As per 1 July 2021, the Law on Punishment and Protection partially entered into force. This law has consequences for detainees and victims, next of kin and other relevant persons who believe that they should be equated with victims.

The law regulates the limitation of conditional release: if one received a custodial sentence of 30 years, he or she was eligible for conditional release after 20 years. With the new Law on Punishment and Protection however, this conditional release is limited to two years, meaning that with a custodial sentence of 30 years one is now eligible for a conditional release after 28 years.

The Law has also stipulated that when making decisions about granting liberties and possibilities to detainees, like reintegration leave or eligibility for a penitentiary program or conditional release, the following aspects must explicitly be taken into account:

  1. The behavior of detainees during detention,
  2. The risk for society when granting liberties to offenders,
  3. The protection needs and other interests of victims, surviving relatives and other relevant persons (such as children, witnesses but also legal persons).
Protection of victims

In this article we focus on the third point. The “what” is clear: the need for protection and other interests should be seriously considered. The “how” – we will specify this here. Informing and consulting victims, next of kin and other relevant persons, that is what should be done. For years this has been done on a limited scale only (mostly for offenses in which victims have the right to speak) by employees of the Public Prosecution Service who work at the “Informatiepunt Detentie Verloop”  IDV (information point on the course and progress of a detention, red.).

On 25th August 2021 the Minister of Legal Protection has expressed the intention that all information and consultation tasks, performed during the execution or implementation phase, should be executed directly under the Minister’s own responsibility.

Already as per July last year the CJIB (Judicial Debt Collection Agency, red.) has been working together with the Public Prosecution Service and IDV in a partnership set up for this purpose, to inform and consult victims and other relevant people involved. The aim is to take their interests into account during the decision process regarding conditional release and placement of detainees in a care institution, based on of Article 43.4 of the Penitentiary Principles Act (PBW).

As per 1st December2021, decisions about participation in a Penitentiary Program (PP) have been added to this, and decisions about granting reintegration leave will be added in the course of 2022. With the implementation of this last aspect, the Law on Punishment and Protection has been fully implemented.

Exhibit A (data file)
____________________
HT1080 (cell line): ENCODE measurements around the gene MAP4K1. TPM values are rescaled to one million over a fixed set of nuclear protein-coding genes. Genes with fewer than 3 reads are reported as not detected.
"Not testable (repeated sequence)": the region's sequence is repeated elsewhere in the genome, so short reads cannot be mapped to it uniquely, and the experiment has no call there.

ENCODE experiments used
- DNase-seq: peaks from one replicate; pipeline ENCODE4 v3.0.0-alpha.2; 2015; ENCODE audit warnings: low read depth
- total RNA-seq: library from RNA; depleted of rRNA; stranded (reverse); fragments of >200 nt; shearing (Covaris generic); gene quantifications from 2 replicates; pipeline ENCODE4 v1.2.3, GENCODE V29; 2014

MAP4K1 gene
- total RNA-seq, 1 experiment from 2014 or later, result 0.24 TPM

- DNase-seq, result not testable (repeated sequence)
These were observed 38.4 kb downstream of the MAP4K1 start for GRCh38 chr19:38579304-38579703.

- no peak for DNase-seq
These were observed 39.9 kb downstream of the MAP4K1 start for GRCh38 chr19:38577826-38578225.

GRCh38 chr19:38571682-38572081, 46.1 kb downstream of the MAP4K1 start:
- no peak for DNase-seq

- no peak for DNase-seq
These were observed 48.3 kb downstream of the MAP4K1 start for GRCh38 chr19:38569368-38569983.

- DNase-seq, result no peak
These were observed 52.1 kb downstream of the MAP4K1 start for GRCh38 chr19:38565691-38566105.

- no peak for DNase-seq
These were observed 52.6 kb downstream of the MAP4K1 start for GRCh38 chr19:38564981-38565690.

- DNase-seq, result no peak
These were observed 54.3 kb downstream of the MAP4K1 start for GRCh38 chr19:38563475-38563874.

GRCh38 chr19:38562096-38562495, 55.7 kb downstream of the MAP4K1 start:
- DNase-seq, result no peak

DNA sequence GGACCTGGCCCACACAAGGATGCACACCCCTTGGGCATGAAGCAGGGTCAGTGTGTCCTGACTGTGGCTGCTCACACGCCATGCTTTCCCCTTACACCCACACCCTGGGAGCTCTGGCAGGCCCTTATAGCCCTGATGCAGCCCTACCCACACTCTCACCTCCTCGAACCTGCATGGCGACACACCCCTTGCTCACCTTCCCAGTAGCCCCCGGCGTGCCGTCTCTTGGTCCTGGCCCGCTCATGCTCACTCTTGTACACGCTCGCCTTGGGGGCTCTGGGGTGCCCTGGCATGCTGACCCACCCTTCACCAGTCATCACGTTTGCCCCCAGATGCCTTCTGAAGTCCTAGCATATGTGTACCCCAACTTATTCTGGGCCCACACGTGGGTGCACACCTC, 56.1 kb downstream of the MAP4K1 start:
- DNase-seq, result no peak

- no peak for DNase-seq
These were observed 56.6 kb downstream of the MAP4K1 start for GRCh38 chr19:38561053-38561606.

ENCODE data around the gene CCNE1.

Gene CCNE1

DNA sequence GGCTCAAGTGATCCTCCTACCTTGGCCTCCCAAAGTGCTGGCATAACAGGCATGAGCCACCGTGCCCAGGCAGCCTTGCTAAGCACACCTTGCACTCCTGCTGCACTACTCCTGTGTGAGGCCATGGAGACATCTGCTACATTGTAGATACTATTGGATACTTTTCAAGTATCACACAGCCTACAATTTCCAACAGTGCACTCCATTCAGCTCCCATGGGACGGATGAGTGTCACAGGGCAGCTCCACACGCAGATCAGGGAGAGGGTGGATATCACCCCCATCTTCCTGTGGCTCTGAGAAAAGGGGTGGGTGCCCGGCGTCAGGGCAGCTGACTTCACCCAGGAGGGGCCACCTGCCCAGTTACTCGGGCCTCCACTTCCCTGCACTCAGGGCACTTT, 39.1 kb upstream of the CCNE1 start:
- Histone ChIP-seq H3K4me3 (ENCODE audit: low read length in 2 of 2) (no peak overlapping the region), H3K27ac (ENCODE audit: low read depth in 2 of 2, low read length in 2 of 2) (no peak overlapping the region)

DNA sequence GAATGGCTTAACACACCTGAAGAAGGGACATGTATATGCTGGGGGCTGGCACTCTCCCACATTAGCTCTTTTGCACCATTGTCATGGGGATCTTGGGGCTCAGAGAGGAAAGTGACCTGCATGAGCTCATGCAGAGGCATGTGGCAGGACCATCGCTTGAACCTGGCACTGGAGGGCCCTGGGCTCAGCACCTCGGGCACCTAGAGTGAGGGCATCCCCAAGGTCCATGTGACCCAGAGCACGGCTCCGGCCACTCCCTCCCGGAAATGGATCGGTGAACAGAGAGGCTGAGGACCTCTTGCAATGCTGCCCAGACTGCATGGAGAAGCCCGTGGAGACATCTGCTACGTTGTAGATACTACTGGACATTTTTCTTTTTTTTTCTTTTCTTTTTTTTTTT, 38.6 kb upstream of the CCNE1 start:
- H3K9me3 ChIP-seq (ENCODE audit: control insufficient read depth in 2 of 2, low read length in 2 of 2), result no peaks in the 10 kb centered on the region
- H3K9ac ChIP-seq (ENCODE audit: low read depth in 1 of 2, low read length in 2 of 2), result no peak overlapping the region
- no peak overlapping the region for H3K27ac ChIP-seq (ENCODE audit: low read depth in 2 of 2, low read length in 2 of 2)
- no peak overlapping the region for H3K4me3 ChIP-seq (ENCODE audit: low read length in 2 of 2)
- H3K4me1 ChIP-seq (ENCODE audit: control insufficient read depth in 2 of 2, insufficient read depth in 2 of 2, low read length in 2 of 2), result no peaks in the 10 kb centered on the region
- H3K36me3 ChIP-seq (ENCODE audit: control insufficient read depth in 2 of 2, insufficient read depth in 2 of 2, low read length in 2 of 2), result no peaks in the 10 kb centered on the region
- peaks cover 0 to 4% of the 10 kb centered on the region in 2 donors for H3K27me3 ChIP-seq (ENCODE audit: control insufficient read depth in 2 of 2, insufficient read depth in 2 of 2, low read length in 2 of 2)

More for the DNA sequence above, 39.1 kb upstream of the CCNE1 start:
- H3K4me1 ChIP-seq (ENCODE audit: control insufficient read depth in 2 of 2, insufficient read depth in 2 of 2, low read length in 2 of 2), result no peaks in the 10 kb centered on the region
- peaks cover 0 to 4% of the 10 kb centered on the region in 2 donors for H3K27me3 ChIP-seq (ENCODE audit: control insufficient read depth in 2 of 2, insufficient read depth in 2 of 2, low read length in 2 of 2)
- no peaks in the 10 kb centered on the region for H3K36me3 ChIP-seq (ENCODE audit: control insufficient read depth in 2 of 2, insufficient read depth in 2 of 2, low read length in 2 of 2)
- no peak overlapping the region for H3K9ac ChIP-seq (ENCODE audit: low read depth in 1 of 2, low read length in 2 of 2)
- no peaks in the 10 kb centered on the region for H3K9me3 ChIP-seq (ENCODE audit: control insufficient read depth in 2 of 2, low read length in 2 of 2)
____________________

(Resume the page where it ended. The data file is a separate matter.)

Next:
In total this concerns thousands of decisions in which the three aforementioned issues must be taken into account: the behaviour of detainees, the risk for society and the interests of victims. This is a major operation with a big impact on the executing organizations in the criminal justice chain such as the Custodial Institutions Agency, the Probation organizations, the Public Prosecution Service and the CJIB.

How?

How is CJIB going to consult and inform victims, next of kin and other relevant persons? They will try to specify this here, without pretending to be able to tell everything as it is all work in progress.

They have put together some important principles for the communication between Government and Citizens: “We want to be a committed, empathetic government and, as much as possible, allow citizens to be in control of their own actions. A government that is well aware of having to deal with many vulnerable citizens, citizens who have experienced a profound, traumatic experience in their lives or in that of their loved ones.”

In order to take these principles into account, Victim Support Netherlands and the Federation of Victims of Violent Crimes were asked for their advice when setting up a work organization concerning this topic. The answers these organizations gave mainly referred to the importance of how to treat people (in a personal way, respectful, timely, all inclusive, tailor-made).

The CJIB is now setting up a work organization in which both digital means, written means, telephone and face-to-face contact will be used for communication. The organization thinks that the latter should only be necessary in exceptional cases like media-sensitive or politically sensitive cases, cases that had a big impact on society and cases that require a personal approach, in line with the need.

First experiences

Much of this work is customized and tailor-made. This requires knowledge, skills and experience from the involved professionals in order to be able to work in a safe and person-oriented manner. The CJIB is paying attention to that and in the meantime the first experiences are being realized – experiences that they would very much like to share with the CEP network at a later stage, in order to learn from each other and to invest in (future) best practices.


‹ Previous Next ›

Read on